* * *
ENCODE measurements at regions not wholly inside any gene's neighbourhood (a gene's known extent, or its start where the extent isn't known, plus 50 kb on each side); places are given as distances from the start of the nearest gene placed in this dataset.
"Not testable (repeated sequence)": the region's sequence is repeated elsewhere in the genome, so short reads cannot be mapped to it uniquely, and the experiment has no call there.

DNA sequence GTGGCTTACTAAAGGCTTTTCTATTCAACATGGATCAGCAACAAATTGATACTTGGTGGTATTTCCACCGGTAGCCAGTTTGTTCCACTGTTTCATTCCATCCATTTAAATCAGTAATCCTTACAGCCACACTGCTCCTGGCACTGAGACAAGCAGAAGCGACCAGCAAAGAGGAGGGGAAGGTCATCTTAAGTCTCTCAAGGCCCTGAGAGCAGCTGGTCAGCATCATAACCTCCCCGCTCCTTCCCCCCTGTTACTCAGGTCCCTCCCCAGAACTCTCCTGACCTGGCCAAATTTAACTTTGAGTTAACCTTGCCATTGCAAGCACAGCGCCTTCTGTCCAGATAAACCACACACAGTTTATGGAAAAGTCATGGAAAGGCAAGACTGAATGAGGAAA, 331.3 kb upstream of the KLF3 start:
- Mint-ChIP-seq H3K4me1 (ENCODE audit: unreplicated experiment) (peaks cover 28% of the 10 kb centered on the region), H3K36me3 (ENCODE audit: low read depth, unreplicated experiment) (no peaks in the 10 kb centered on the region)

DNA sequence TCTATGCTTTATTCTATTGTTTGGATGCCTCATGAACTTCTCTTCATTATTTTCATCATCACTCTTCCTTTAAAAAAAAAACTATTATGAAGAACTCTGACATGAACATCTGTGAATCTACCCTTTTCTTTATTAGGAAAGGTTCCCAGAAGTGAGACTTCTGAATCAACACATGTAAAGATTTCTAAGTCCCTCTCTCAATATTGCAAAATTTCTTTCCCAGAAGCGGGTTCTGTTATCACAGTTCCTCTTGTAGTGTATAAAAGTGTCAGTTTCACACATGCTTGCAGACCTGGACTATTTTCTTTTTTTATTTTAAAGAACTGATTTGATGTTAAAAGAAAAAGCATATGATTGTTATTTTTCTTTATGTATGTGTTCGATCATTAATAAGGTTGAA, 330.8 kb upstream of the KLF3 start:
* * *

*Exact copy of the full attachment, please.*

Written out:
ENCODE measurements at regions not wholly inside any gene's neighbourhood (a gene's known extent, or its start where the extent isn't known, plus 50 kb on each side); places are given as distances from the start of the nearest gene placed in this dataset.
"Not testable (repeated sequence)": the region's sequence is repeated elsewhere in the genome, so short reads cannot be mapped to it uniquely, and the experiment has no call there.

DNA sequence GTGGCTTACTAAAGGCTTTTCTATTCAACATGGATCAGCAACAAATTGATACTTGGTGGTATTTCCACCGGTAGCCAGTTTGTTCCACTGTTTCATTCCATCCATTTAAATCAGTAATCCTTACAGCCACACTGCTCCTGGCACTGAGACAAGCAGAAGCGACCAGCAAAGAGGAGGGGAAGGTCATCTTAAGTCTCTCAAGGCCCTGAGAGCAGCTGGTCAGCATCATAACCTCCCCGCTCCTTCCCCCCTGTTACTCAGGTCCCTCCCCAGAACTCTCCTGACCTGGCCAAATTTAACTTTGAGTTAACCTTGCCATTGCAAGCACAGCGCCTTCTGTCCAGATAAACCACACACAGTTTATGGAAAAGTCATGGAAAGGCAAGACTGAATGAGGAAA, 331.3 kb upstream of the KLF3 start:
- Mint-ChIP-seq H3K4me1 (ENCODE audit: unreplicated experiment) (peaks cover 28% of the 10 kb centered on the region), H3K36me3 (ENCODE audit: low read depth, unreplicated experiment) (no peaks in the 10 kb centered on the region)

DNA sequence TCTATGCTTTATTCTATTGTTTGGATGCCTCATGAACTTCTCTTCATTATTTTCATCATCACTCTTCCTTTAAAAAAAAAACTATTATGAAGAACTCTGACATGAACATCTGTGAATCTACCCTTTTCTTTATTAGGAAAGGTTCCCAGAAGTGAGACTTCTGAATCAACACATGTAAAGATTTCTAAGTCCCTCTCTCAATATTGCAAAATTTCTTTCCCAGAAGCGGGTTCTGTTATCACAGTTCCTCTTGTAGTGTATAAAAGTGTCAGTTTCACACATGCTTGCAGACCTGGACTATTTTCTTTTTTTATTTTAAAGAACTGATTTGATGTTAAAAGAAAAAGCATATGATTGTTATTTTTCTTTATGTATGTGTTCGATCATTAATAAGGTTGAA, 330.8 kb upstream of the KLF3 start: